The Finale Problem

I recently published a demo recording, produced — against all odds — during the past two months. It’s a piece I composed over a year ago, but you know how it goes with these things: first you have to write the piece, then the players have to practice, then there’s the premiere, then there’s the recording, then the editing / mixing / mastering, and finally you’ve got yourself a recording. Add several months for a pandemic.

A friend I was texting with kindly said that the last movement was his favorite of the three. I thanked him and told him that upon reflection, I felt that that movement was my best solution yet to the Finale Problem.

I’m not talking about Finale the music notation software from MakeMusic, which indeed has a LOT of problems (I’m still eagerly awaiting Tantacrul to drag them.)

So what is the Finale Problem? It’s this: how does one craft a final movement of a multi-movement work that is both satisfying unto itself and conclusive of the entire work?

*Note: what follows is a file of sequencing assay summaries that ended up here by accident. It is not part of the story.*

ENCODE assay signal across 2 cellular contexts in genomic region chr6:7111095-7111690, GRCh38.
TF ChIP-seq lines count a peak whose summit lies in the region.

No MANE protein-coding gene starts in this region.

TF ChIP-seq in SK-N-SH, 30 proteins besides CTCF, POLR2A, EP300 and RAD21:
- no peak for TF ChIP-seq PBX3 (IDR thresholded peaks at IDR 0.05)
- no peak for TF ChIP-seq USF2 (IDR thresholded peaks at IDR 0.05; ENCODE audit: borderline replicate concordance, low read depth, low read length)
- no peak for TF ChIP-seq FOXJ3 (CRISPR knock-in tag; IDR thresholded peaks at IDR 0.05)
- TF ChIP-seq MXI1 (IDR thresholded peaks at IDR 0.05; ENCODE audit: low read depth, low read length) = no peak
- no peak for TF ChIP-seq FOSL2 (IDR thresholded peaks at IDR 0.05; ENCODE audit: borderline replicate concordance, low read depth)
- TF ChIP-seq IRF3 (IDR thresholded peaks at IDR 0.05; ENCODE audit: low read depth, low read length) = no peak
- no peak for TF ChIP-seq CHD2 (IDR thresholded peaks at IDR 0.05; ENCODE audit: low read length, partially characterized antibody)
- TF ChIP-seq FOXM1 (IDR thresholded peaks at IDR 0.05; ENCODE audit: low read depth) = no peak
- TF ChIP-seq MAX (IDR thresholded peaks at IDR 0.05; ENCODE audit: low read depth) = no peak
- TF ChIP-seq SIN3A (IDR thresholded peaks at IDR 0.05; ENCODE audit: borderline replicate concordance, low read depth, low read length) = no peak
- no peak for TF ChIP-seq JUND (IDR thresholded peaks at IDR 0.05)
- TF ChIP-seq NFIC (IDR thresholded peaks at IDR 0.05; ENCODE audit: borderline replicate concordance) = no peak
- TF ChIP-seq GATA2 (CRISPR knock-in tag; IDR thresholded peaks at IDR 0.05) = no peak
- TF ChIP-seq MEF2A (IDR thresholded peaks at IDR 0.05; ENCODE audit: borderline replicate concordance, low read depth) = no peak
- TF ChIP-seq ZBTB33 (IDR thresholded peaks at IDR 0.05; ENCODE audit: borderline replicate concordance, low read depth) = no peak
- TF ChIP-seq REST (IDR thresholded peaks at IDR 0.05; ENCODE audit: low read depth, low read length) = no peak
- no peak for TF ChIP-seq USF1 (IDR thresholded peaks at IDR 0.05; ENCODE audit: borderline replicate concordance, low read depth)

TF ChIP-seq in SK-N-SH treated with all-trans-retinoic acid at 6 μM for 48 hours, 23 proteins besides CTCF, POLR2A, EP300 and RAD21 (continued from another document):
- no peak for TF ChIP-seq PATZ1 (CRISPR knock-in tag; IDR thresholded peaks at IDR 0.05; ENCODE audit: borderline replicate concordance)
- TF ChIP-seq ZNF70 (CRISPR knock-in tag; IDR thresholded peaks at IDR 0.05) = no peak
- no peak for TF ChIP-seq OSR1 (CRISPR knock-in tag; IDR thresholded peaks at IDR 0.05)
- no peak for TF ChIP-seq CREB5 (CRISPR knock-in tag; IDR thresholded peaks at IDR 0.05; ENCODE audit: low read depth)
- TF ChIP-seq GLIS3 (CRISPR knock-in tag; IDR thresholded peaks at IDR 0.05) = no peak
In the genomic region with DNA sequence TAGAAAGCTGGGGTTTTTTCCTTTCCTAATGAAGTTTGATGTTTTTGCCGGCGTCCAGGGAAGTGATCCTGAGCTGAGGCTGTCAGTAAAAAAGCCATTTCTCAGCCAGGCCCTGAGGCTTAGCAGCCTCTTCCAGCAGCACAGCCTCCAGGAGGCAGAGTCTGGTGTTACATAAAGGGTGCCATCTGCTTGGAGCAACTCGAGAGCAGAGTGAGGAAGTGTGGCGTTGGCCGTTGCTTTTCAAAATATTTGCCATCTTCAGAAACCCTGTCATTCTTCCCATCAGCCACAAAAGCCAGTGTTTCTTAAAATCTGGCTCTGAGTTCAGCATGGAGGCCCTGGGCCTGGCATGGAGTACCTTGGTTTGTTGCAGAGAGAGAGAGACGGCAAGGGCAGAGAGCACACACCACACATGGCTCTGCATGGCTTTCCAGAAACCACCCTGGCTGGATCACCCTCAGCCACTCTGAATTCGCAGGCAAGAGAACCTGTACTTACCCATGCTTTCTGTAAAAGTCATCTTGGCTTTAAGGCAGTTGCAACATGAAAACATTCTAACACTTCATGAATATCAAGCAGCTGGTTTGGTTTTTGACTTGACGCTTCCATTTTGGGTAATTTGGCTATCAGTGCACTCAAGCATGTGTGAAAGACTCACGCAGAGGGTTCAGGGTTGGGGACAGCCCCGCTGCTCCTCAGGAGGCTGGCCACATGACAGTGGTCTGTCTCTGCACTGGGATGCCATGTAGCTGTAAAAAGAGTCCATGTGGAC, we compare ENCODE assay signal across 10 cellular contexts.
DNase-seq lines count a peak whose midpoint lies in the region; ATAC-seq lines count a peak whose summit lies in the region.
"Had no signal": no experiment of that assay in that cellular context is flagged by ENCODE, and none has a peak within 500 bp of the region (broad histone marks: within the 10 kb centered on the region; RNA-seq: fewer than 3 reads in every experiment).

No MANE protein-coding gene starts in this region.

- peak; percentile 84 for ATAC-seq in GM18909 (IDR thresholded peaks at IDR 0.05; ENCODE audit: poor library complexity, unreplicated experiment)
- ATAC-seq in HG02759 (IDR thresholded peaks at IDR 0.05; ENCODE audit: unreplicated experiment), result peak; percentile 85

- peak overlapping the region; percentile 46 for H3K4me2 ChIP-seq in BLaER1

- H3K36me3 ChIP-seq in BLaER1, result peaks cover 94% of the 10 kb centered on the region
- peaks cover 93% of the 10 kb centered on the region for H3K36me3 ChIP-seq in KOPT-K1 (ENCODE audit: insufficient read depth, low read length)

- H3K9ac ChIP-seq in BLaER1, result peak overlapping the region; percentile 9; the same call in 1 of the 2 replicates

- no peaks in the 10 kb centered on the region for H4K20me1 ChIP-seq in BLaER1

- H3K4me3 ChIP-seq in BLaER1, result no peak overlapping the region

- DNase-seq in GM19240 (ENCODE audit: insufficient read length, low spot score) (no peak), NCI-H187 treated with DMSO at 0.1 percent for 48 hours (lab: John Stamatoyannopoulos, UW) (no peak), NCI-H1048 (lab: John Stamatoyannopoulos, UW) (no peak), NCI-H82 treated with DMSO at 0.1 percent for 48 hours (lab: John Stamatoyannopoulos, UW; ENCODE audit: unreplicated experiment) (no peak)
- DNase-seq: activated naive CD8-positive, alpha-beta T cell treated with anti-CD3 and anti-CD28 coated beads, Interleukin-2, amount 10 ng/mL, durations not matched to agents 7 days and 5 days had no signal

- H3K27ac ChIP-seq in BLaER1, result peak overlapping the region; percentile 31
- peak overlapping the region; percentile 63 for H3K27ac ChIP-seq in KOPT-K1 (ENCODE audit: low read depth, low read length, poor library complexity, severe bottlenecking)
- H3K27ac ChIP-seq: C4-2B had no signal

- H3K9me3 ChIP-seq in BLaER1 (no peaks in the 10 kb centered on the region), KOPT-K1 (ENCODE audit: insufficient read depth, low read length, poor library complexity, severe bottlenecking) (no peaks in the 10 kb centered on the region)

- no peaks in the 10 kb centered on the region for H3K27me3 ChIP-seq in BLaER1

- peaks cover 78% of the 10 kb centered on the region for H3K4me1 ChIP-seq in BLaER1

Here are some options:

  1. Write a short, flitting, breezy last movement that leaves your audience delighted! This is what composers did before anyone realized finales could even be problematic.
  2. Try to bring it all together. As far as I know, Beethoven started this trend, and thus the problem was born. The fifth symphony finale references back to the third movement; the ninth famously brings back strains from all three previous movements. Musical theater composers are big into this for their Act I finales (see: Into the Woods and Les Mis)
  3. Write a grand, sprawling movement that counterbalances everything that came before it. It may or may not reference earlier musical ideas. This was Mahler’s gambit.

My overall approach to finales tends toward the “short & sweet” camp. I think that a large-scale work should accelerate to it’s conclusion — it keeps the whole thing propulsive.

I’m also in the camp that in order to sound like the conclusion of the whole piece, you really want to give a nod to what came before. But a little of this goes a long way. In a grand symphony you can have many themes wend their way in and out of movements (I love this Franckian “cyclical” approach), but in this quintet — clocking in at just 16 minutes — I limited myself to a recapitulation of the first movement’s second theme.

I think it works quite nicely; it breaks up the predominant mood of the movement and recalls what happened before; it’s both unexpected and familiar. But I don’t think that if the movement were played on its own this reminiscence would sound “wrong”. Can’t ask much more from a solution to the Finale Problem than that!